How to Use Linux Mint Gnome Shell Extensions (MGSE) In Ubuntu

In our review of Linux Mint 12, we were impressed with the implementation of the Mint Gnome Shell Extensions (MGSE) and how it make the user-interface easy to use again. Now, if you are using Ubuntu and you don’t want to go through the hassle of installing Linux Mint from scratch, here’s how you can implement the MGSE in Ubuntu (assuming you are using Gnome Shell as your desktop manager).

1. Open a terminal and type:

2. Paste (using Ctrl + Shift + V) the following command to the end of the file.

Save the file (using Ctrl + O) and exit (Ctrl + X).

3. Update the repository. Ignore the gpg error, if you see any.

4. Install the following packages. When prompted to install without verification, enter ‘y’.

5. Restart Gnome shell (Alt + F2 follow by ‘r’). Open Gnome Tweak Tool. You should see the MGSE in the Gnome Shell Extension section.

Activate the Bottom Panel extension, Window List extension, Menu extension to get the full Linux Mint bottom panel feature. Alternatively, if you want the Menu extension without the bottom panel, you can just activate the Menu extension and it will appear beside the Activities button (top left corner).


After activating the bottom panel, you will find that the notification panel is gone. You can click the “!” button at the bottom right corner to bring up the notification panel. Alternatively, you can activate the Notifications extension to get all the notification icons to display at the top system tray (top right corner).


Install Linux Mint Mate in Ubuntu

Mate is the fork of Gnome 2 and is the fallback mode for users who don’t have 3D support. To run Mate in Ubuntu, install the following package:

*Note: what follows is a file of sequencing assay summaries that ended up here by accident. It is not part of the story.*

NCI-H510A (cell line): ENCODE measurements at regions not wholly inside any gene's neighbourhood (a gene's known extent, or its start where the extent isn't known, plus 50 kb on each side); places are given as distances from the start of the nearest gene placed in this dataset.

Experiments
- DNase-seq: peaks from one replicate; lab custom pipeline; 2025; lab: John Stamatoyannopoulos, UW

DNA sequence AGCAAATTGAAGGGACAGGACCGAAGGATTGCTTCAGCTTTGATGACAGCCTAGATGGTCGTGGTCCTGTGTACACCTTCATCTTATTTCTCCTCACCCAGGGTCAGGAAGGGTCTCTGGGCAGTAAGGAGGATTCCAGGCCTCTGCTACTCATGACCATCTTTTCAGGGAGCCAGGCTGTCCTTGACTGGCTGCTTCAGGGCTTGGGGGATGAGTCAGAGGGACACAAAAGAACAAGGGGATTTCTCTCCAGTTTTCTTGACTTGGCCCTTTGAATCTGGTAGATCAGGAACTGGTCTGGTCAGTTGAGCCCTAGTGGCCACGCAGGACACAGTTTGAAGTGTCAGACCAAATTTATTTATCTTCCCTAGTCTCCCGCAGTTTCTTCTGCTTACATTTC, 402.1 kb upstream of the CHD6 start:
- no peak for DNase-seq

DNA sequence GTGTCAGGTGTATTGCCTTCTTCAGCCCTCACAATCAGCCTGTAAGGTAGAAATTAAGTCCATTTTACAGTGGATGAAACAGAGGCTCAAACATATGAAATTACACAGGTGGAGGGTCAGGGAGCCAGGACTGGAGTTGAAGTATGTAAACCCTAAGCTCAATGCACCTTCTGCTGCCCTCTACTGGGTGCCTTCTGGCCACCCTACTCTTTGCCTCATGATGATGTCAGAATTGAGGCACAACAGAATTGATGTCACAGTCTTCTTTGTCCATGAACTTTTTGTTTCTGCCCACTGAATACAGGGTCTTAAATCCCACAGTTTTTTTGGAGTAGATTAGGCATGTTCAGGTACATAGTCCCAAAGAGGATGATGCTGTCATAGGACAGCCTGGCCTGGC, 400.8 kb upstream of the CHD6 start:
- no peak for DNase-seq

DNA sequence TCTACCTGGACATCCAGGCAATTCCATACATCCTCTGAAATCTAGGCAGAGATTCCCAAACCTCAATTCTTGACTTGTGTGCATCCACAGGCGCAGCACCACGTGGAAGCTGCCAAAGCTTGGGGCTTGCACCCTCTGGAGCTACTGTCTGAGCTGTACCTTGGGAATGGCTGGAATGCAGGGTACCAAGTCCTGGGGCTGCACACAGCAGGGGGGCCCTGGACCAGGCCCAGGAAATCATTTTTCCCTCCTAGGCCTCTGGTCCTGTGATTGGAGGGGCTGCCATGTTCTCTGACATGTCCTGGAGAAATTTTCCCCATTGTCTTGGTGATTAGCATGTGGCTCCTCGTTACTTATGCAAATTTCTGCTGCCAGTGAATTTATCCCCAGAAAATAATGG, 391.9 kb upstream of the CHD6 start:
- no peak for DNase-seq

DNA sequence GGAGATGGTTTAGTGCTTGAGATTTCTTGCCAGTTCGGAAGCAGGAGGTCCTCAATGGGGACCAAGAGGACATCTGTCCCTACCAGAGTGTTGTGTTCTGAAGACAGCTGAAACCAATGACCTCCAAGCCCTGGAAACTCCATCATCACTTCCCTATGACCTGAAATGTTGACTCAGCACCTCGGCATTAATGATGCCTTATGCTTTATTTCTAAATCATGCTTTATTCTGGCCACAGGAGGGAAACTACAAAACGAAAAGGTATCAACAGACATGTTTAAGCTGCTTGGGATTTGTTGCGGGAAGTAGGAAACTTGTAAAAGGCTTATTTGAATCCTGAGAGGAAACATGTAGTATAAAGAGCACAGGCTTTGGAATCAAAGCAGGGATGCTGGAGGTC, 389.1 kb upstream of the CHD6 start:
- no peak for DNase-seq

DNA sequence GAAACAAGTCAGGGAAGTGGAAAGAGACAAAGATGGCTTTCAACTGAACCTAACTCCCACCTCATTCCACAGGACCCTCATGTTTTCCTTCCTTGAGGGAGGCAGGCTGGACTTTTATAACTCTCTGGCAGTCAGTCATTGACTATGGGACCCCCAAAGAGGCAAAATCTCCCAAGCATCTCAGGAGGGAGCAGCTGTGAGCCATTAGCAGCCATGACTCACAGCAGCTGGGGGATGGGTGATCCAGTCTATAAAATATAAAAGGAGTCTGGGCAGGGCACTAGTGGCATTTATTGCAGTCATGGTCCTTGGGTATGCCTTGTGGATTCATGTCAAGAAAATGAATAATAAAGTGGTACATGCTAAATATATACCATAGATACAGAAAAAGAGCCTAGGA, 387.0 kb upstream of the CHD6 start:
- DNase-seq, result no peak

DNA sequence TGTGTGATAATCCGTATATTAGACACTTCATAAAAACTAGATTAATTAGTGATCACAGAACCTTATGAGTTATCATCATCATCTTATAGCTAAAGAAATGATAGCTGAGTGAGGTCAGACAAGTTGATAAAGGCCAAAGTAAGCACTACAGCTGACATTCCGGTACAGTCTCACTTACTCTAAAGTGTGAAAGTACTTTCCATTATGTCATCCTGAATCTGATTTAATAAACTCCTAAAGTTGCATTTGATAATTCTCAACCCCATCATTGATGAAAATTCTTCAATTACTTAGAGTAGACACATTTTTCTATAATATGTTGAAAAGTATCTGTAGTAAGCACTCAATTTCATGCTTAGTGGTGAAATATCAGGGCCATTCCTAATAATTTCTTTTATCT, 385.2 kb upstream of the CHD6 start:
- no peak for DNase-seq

Once installed, you will be able to login to Mate from the login page.

Linux Mint Theme and Wallpaper

If you like the Mint-Z theme, or the desktop wallpapers used in Linux Mint 12, you can also download them to your Ubuntu.

That’s it.

Damien Damien

Damien Oh started writing tech articles since 2007 and has over 10 years of experience in the tech industry. He is proficient in Windows, Linux, Mac, Android and iOS, and worked as a part time WordPress Developer. He is currently the owner and Editor-in-Chief of Make Tech Easier.


  1. This does not give me “menu” which is available when I enabled “bottom panel” – How to enable it ?
    I actually have the menu button in the bottom-panel. But nothing happens when I click on it.

    1. Disabling and “re-enabling” menu extension from “Gnome tweak tool” did the trick.
      It was already enabled, but menu didn’t work.

  2. Oh man thank you so much! I just installed Ubuntu 11.10 and I didn’t like Unity and Gnome 3 fallback but I did not want to install Linux Mint and use days again to reconfigure all my settings and applications so you saved me here!

    1. I am glad that you love it. Linux Mint has always been known for its user-friendly interface. Using the MGSE is the best you can get to Linux Mint without installing it.

  3. Is there any way to get rid of the top panel and move its icons in the bottom one? That was easy in Gnome 2 but I can’t find an add to panel / remove from panel menu. ALT-right click doesn’t work for me.

    1. The top panel is builtin in Gnome Shell. You can hide it, but not remove it, and yes, you are right, it didn’t support the “add applet to panel” behavior in gnome 2

      1. Thank you! I’ll see if I can turn back Gnome Shell into gnome 2. If I can’t… big problem: Unity is as bad as Gnome Shell but staying too long on GTK2 is not wise. Maybe the guys working on Mint will workout a reasonable DE.

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